Garden Notes : International horticultural ideas apply on Martha's Vineyard
Photo by Anthony Higgins
As a tourist, I have yet to develop the capacity to "speed-bomb" the sights, my visual cortex and processing centers functioning out of sync. So it was with the spectacle of Floriade 2012, the world horticultural expo in Venlo, Netherlands, which runs through October 7. There was a great deal to see, yet I was without the luxury of time. If you go, plan to spend the night in the area and return the next day. Otherwise it is impossible to do justice to the tremendous amount and variety that is offered at Floriade 2012.
We took the train from Santpoort-Zuid diagonally across the Netherlands to reach Venlo on the southwestern German border, passing through such cities as Utrecht and Einhoven. Train service provided by the Dutch Railways is very frequent and efficient. Residents have access to numerous sorts of deals that make using the rail system attractive. We purchased one-day, steeply discounted tickets at a Blokker chain store.
Crossing the Netherlands in this fashion, an ongoing sight was the extensive allotment gardens arranged beside the tracks. Major shipping canals, industrial development, residential housing, farmland, and extensive glasshouse arrays flashed by.
The press packet emphasizes that the area around Venlo ranks as one of the major concentrations of horticulture in the Netherlands. "If the neighboring region of Niederrhein [Germany] is also included, then the Floriade park is situated in one of the largest contiguous horticultural areas of West-Europe." This is Big Business for the Netherlands, and makes the Floriade an important showcase-adjunct to it.
A short bus loop brought us from the train station to the Floriade venue. The route was lined with the packing and distribution centers of the agricultural economy of the Venlo area. We walked across an imaginative bridge into the Innovatoren plaza. This arresting high-rise and the surrounding venue are to be repurposed into a sustainable business park in leafy, green surroundings at the conclusion of Floriade.
Choosing where to start was bewildering, so instead we went into a café, got coffee, and studied the map. It showed that five major themes had been chosen to demonstrate how horticulture can enhance the quality of life — Environment, Education and Innovation, Relax and Heal, Green Engine, and finally, World Show Stage. It was so hard to decide, knowing the choice would eliminate something magical!
The spacious central boulevard bisecting the expo is lined with hedged idea gardens that have been produced or sponsored by businesses and design firms. Many interesting specimen trees, products of the Dutch nursery industry, were used inside and between the idea gardens. Of special appeal were the many unusual beech cultivars and trees of Asian origin, such as Pterocarpus, which we do not normally see here.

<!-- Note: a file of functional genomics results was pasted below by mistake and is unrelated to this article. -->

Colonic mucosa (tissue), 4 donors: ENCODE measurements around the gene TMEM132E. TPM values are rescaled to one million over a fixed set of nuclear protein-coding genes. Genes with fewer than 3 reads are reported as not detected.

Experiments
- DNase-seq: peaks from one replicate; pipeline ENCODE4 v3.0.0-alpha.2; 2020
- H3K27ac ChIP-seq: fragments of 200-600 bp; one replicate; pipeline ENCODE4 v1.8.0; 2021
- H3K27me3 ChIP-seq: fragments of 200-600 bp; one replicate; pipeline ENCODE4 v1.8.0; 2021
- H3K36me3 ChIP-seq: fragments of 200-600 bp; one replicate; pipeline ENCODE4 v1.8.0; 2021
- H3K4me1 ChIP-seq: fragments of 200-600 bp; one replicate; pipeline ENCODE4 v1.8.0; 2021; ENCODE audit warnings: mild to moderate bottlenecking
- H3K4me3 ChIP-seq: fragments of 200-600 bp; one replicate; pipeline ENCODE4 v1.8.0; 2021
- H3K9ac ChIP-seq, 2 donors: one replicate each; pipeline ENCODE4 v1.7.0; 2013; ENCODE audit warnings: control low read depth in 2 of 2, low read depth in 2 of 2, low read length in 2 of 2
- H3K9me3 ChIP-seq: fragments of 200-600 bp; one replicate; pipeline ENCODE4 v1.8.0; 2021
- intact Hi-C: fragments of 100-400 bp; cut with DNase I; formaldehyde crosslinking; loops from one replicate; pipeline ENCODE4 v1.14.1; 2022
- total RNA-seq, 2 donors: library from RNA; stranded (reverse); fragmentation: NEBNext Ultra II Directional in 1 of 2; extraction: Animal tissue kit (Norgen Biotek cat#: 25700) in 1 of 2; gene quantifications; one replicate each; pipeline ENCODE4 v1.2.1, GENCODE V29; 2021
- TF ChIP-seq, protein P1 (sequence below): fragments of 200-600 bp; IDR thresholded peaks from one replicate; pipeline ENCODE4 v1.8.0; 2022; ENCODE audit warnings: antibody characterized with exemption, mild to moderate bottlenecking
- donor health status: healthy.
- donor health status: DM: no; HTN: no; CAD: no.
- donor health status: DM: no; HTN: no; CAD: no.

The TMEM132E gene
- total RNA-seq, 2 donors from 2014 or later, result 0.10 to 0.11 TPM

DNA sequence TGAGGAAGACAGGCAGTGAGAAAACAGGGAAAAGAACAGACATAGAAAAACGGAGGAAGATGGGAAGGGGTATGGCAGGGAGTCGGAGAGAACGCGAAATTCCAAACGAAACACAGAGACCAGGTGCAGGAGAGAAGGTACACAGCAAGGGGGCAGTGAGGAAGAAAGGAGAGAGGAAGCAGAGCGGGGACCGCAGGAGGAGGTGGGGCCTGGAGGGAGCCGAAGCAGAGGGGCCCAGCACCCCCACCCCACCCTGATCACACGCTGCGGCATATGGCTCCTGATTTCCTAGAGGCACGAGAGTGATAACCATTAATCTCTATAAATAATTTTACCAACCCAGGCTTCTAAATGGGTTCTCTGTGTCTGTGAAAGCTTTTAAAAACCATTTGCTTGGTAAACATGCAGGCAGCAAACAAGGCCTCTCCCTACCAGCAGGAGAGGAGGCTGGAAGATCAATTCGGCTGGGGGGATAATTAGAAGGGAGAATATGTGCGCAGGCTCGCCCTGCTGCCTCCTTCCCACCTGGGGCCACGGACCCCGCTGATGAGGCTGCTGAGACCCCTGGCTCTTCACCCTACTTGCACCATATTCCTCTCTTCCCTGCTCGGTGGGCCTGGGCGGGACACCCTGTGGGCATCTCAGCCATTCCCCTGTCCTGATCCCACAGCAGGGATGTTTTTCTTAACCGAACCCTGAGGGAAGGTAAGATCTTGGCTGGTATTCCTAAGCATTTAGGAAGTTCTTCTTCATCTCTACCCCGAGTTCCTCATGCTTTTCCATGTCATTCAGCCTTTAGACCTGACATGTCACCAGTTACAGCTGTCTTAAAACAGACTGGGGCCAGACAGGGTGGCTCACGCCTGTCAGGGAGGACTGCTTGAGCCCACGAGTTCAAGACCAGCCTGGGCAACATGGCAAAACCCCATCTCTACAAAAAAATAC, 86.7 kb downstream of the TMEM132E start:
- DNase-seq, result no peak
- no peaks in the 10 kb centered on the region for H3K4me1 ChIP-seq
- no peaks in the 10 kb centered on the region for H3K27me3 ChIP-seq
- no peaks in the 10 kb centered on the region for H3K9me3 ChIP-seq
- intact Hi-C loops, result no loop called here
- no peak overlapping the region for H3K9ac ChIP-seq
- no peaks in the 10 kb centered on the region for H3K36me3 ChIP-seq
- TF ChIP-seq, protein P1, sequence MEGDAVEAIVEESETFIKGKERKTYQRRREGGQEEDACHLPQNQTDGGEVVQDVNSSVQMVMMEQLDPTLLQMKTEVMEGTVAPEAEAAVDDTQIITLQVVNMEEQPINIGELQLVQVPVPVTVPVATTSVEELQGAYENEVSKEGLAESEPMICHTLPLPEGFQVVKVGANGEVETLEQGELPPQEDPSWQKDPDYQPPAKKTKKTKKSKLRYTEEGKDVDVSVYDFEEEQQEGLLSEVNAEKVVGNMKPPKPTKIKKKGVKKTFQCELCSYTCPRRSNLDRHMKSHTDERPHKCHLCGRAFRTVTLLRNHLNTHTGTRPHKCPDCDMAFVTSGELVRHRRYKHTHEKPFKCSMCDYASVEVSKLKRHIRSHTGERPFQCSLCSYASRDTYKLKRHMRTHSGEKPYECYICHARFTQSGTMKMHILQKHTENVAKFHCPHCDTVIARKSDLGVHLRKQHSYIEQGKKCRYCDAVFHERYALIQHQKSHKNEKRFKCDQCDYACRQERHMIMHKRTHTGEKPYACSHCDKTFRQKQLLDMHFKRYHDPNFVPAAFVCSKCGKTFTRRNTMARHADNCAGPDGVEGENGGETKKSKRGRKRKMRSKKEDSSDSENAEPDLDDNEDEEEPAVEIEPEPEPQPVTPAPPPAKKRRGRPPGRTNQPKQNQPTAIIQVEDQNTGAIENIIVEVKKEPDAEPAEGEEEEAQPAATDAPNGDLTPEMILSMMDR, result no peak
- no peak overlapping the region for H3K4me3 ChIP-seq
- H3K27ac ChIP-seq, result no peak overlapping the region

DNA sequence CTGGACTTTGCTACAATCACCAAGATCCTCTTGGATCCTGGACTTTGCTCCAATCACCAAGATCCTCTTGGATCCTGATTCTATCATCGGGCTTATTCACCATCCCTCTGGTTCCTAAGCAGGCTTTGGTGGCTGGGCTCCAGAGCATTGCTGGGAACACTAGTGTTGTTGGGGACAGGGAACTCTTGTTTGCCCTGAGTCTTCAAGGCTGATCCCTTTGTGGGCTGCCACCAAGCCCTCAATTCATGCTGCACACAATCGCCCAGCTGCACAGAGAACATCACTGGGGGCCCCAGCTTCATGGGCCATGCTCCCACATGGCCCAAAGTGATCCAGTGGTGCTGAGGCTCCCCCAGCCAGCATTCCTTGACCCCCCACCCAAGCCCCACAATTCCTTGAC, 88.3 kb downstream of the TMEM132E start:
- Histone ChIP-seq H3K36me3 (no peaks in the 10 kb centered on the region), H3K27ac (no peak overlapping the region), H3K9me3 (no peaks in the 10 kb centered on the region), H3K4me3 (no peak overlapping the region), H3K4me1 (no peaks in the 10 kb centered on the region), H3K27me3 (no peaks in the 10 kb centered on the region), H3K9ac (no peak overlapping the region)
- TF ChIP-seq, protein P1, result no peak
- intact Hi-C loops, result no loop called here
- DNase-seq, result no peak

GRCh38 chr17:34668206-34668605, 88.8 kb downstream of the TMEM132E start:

We were lured into the World Show Stage with its international pavilion gardens: many were elaborate and striking, such as the traditional Chinese garden, others modest yet full of interest, such as the Bulgarian pavilion with its emphasis on scent and attar of roses. I was taken with the ultra-modern Belgian pavilion with its demonstration of dune gardening, what we would call native planting here.
We stopped for buttery fresh herring with chopped onions along the way to Education and Innovation. The extensive House of Taste (Huis van de Smaak) yielded more food in the form of abundant supplies of greenhouse fruits and veggies for the sampling. It also contained maquettes demonstrating the functioning of geothermal, solar, wind, and biofuels in reducing the carbon footprint of Dutch growing. Hydroponics play a role in this mode of production, as well. An outdoor planting of dozens of strawberry varieties in full fruit demonstrated the characteristic differences in that important crop.
A walk through the bamboo garden outside the fabulous Tropical Treasures glasshouse was an interesting guide to variation and utilization of bamboo varieties. The glasshouse itself showcased more exotic orchids, bromeliads, and what are known as "tropicals" in the trade. We made our way to the innovation-in-horticulture pavilion of the Dutch government, meant to symbolize a giant bean seed (sprouting ideas: for city gardening, schoolyard learning, and ingenious growing/production).
For more glimpses of the astonishing Floriade spectacle, the following link has many images and text that were assembled earlier in the spring, closer to the opening date, featuring, not surprisingly, glorious Dutch bulbs — http://www.perennialmeadows.com/2012/05/floriade-2012-fantastic.
By this time it was time to return to North Holland. We made our way back to the entrance plaza enumerating to each other all the exhibits we had been unable to take in. Sigh.
Back in the home garden
It is time plan for fall now. This may require ordering seeds by mail as most local supplies are now low. Plan to sow peas (regular and mange-tout), carrots, beets, radicchio, and greens such as kale, spinach, lettuce and arugula. Previously used areas of gardens may be fertilized, top-dressed with compost, even sown with a fast-growing cover crop such as buckwheat, to add something back into the soil before producing the garden's next phase.
Gardeners are all looking for maximum storage life for crops such as squash, onions and garlic. Proper curing is critical. After harvest, cut a stem of garlic to gauge whether it has been cured: if there is green in it, leave the pulled plants to cure a while longer. When the stems are fully whitish (no green) cut off the tops, leaving about two inches for hardneck, and trim roots neatly. Leave the rows where onions and garlic were planted free of allium crops for the next couple of years.
Polly Hill Arboretum
Check http://www.pollyhillarboretum.org/calendar-at-glance/ for July events.